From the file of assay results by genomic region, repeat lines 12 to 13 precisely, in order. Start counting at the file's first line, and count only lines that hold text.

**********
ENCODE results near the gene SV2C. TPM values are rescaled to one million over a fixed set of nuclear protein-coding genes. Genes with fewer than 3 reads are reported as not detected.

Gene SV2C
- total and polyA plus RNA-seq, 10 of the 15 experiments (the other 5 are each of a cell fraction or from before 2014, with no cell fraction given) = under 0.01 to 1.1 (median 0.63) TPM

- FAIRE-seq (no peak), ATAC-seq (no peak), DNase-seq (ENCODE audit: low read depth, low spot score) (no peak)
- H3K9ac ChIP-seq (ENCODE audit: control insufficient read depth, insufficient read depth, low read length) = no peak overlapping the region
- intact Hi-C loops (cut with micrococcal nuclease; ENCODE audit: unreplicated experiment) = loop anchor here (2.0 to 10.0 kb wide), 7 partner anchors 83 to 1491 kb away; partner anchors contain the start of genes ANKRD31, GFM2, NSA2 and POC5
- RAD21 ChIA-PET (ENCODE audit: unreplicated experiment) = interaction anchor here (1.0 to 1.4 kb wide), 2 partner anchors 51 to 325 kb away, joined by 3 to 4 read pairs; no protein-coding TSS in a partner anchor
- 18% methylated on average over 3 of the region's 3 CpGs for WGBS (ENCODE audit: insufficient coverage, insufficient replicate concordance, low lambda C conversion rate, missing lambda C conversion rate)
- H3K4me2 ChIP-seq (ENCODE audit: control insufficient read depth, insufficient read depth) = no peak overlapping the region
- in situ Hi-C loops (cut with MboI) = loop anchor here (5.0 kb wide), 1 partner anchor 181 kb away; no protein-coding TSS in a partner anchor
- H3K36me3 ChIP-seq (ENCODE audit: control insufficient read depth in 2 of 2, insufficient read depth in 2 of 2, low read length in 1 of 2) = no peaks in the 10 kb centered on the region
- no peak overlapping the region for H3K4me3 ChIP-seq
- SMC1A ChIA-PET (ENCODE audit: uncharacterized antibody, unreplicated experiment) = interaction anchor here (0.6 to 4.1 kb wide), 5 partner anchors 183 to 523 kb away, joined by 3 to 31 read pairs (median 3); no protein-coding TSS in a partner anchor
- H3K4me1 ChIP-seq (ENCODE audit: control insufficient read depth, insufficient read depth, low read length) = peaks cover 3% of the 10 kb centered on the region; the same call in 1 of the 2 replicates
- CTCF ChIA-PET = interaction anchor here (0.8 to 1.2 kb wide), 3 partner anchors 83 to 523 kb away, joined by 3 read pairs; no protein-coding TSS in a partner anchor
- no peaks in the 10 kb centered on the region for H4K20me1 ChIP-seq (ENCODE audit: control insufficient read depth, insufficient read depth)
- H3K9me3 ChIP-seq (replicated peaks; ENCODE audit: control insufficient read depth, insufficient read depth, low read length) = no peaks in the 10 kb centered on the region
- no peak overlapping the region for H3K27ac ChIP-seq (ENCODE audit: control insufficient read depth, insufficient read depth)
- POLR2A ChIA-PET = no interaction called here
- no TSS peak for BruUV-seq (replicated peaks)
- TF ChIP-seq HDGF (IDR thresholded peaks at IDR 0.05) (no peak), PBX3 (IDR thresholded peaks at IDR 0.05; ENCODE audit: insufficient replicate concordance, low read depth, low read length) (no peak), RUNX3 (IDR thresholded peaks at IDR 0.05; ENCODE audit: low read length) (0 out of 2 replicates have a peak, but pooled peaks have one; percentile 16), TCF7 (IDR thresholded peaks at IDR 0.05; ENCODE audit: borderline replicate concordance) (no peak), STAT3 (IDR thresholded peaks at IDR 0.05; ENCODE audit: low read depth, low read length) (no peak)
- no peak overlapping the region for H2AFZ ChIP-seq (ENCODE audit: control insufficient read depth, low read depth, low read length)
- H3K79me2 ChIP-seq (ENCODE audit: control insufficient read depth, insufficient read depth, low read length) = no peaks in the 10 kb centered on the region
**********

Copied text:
- no peak overlapping the region for H3K4me3 ChIP-seq
- SMC1A ChIA-PET (ENCODE audit: uncharacterized antibody, unreplicated experiment) = interaction anchor here (0.6 to 4.1 kb wide), 5 partner anchors 183 to 523 kb away, joined by 3 to 31 read pairs (median 3); no protein-coding TSS in a partner anchor